Oh, that street?  That's Mulford.  I crossed those very tracks twice today.  In fact, the site of the accident is only a mile or so from Pond Central, and I can see the fire's glow from my parking lot easily, and the smoke plume from the stairwell up to the third floor.

The cause of the derailment is currently unknown, seeing how there's a huge fire burning on top of the accident site.  However, those particular tracks sit at the bottom of two gentle rises, and I've often seen water pooling there after decent rains.  Four inches of rain, an hour before the train got there, is not just "decent."  I'm guessing there was quite a lake there, or the rain had done serious harm to the roadbed nearby.

The authorities are letting it burn out, saying it should be done by tomorrow sometime... if the other 60 ethanol-laden cars don't ignite, that is.  Fortunately, the engines on the train didn't derail, so they've already pulled many of the cars away.

A bad day in Duckford.

UPDATE @ 930am, June 20th:  The fire is still burning, though its down to just two or three cars now.  There's one confirmed fatality, but the cause of death is as yet undetermined because the body is too close to the fire.  Authorities seem to confirm the washout theory; reports from witnesses said that the train cars were actually bouncing up and down on the tracks just before the derailment.

SECOND UPDATE @ 11am, June 20th:  Bringing you they type of hard-hitting eyewitness coverage that you can only expect from The Pond, I took a drive past the accident site, in the guise of going grocery shopping.  Cleverly going to a different grocery store than I usually do, I managed to drive around all four sides of the blocked-off area.  Despite it being a lovely clear day here in Duckford, there's no visible evidence that anything occurred, even though I knew exactly where it happened.  The smoke plume is gone, and other than police cars barricading Mulford, and news trucks sitting in a church parking lot and a few camera crews shooting footage of... well, nothing, there's nothing to indicate that there's a major fire going on.  Lemme put it to you this way: on a day like today, I can easily see the steam clouds rising from the cooling towers of the nuclear plant that's about 30 miles away, so if there was any smoke, I should have seen it.  When I drove downwind of the accident site, about 3/4th of a mile, there was nothing I could smell to make me say "aha, there's something weird going on."  Of course, there were a lot of trees and hills blocking direct line of sight to the location, so I couldn't actually see the incident.  More when more is available.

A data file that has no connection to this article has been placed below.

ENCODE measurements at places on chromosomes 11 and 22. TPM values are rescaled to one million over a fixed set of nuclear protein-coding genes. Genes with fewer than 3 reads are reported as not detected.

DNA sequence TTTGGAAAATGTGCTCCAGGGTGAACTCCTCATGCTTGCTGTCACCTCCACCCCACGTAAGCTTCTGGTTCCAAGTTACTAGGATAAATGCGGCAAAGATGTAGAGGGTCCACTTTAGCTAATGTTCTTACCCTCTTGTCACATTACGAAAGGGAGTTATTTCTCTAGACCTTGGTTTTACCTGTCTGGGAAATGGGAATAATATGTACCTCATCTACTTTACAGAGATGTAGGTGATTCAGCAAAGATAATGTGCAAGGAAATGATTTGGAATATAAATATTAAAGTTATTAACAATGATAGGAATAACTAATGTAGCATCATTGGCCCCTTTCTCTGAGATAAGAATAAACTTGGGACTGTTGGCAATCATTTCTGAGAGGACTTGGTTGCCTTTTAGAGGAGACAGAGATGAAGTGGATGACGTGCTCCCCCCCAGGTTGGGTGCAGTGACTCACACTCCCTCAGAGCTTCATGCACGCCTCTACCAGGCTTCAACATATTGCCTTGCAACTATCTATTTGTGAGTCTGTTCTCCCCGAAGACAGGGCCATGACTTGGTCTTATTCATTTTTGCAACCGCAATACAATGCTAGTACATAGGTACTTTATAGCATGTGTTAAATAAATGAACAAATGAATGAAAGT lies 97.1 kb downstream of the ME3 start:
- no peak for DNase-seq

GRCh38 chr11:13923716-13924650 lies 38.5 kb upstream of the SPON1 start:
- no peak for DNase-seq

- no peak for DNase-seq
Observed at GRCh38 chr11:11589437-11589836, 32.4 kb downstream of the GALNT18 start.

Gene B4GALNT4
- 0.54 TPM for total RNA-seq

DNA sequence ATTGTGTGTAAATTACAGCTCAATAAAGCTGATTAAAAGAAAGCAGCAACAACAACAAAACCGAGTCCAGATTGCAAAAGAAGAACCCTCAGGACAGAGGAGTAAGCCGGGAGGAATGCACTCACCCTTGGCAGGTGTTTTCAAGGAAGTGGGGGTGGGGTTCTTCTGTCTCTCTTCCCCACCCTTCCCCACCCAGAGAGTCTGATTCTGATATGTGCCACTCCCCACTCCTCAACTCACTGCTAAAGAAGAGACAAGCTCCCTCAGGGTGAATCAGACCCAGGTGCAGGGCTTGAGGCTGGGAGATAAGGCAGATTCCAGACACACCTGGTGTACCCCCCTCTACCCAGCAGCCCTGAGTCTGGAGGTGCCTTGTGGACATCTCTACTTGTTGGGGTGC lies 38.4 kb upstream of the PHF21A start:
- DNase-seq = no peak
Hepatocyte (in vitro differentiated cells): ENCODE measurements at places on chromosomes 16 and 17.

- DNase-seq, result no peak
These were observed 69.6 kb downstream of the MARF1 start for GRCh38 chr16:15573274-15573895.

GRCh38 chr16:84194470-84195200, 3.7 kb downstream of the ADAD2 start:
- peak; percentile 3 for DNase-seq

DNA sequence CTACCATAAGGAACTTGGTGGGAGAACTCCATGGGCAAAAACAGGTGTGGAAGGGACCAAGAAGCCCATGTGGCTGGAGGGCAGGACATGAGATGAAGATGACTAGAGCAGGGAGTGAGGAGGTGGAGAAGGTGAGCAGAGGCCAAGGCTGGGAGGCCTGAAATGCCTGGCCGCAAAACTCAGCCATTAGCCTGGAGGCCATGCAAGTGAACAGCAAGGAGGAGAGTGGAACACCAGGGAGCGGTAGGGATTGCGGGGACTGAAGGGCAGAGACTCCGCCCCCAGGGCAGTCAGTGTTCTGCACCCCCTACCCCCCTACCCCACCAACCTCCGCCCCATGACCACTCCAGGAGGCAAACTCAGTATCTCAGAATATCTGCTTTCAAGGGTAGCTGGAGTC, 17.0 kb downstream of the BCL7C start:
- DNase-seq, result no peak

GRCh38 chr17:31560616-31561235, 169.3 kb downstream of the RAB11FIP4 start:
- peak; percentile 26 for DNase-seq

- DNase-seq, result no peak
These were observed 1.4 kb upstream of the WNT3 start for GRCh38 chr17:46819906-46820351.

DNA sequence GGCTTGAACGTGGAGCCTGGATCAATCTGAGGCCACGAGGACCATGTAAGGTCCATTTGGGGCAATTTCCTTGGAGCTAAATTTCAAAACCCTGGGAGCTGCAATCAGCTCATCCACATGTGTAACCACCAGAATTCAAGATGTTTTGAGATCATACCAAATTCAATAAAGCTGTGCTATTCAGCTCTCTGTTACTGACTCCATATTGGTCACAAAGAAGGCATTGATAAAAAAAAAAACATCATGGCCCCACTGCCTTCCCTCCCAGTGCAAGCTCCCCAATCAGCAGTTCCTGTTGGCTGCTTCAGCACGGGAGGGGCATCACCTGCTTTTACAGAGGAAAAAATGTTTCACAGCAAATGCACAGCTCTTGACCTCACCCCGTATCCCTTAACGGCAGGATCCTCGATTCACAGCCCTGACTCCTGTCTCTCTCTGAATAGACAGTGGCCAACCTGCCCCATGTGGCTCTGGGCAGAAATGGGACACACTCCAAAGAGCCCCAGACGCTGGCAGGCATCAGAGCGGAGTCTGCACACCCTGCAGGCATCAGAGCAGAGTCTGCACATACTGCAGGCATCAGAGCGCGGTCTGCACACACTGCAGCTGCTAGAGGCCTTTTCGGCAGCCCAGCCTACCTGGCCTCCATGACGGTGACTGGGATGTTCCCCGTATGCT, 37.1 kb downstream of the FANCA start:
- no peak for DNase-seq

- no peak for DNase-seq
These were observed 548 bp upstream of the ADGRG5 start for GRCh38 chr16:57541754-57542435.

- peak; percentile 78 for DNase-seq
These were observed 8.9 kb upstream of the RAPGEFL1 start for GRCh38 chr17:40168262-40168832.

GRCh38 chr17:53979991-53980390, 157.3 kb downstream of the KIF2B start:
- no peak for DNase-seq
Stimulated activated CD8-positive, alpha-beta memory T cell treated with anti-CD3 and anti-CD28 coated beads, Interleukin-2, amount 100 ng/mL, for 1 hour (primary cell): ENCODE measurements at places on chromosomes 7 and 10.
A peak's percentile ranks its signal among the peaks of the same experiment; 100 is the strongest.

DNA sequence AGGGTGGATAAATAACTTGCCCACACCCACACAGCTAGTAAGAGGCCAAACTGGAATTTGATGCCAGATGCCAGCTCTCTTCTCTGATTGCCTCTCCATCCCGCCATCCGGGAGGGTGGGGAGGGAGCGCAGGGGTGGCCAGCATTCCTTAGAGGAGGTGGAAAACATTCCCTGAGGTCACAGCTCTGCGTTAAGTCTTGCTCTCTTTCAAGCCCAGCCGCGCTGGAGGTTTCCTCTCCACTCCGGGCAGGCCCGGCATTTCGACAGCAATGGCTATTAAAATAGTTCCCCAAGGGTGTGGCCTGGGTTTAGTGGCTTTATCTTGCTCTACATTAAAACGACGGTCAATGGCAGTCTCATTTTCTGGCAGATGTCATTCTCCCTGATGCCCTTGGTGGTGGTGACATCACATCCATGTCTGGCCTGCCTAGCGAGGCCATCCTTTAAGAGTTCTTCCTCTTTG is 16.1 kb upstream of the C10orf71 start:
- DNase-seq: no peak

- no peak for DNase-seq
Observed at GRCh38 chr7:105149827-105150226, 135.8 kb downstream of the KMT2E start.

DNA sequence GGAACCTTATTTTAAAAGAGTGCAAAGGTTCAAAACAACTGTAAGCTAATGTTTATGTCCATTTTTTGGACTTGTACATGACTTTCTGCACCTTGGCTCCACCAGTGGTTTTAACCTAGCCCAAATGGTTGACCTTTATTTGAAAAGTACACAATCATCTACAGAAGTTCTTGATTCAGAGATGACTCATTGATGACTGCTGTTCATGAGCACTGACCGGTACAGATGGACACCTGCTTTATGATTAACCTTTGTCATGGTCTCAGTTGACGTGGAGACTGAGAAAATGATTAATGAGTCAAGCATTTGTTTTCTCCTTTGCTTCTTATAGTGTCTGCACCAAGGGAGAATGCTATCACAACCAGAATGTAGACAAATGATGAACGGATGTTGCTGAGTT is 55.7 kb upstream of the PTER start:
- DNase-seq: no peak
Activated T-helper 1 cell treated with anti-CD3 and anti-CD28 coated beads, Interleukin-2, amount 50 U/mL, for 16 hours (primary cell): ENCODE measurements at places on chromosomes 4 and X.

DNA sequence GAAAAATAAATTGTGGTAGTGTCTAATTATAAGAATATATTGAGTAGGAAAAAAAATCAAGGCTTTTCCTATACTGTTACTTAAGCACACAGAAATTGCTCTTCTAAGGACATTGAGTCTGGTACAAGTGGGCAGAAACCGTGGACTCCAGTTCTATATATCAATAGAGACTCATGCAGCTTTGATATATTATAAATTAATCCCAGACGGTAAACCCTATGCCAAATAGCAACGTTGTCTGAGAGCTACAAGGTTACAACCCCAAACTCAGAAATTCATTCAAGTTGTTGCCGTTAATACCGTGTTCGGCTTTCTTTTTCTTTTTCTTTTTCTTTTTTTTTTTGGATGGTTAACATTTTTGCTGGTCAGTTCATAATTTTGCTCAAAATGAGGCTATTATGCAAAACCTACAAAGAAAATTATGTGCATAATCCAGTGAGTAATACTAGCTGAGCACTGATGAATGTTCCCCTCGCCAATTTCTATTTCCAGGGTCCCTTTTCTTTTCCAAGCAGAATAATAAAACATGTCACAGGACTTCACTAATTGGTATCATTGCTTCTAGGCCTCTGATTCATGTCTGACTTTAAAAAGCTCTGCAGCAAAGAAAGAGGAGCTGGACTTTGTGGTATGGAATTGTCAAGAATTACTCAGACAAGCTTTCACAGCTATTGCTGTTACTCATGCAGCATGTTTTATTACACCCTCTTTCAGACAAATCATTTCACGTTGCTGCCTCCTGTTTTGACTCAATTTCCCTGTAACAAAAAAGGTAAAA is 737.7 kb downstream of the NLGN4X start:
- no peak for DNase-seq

THIRD UPDATE @ 4pm, June 20th:

Authorities say that there's still two tanker cars on fire. By some miracle and the heavy rain yesterday, the fire didn't spread to the nearby residences.  Some of the evacuees have been allowed to return to their homes.  The toll is one dead, nine injured.

Posted by: Wonderduck at 04:58 AM | Comments (6) | Add Comment
Post contains 937 words, total size 6 kb.

June 15, 2009


Ph.Duck's computer is once again running fine!  Thanks go to pxcasey for his tip on making Windows Installer work in Safe Mode, and JP Gibb for his pointer to the Trend Micro Uninstaller Tool.  Combined, the two things allowed me to go rid of the flawed install of TM Antivirus and allowed the laptop to function once again.

An install of the newest version of the antivirus suite works beautifully now.

Ph.Duck has asked me to give all who suggested tips and advice a profound thanks! 

And I thank you all, too... you made me look like a genius for a few minutes there.  Couldn't've done it without you!

Posted by: Wonderduck at 08:48 PM | Comments (1) | Add Comment
Post contains 110 words, total size 1 kb.

June 14, 2009

By Request

J2F Duck

TBD Devastator

Catgirl Maid.

(blame the Brickmuppet... it was his idea)

Posted by: Wonderduck at 05:06 PM | Comments (9) | Add Comment
Post contains 15 words, total size 1 kb.

June 13, 2009

Scratching Head

I'm a little overbooked at the moment.  I've got a few ideas in mind, but each of them will take more time than I can devote to blogging at the moment.  On the flip side, I've got absolutely nothing in mind that I can just plop onto the screen either.

So, um... hi!  How are you?  Everybody okay?  Any requests?  Can I refresh your drink?

Posted by: Wonderduck at 09:49 PM | Comments (5) | Add Comment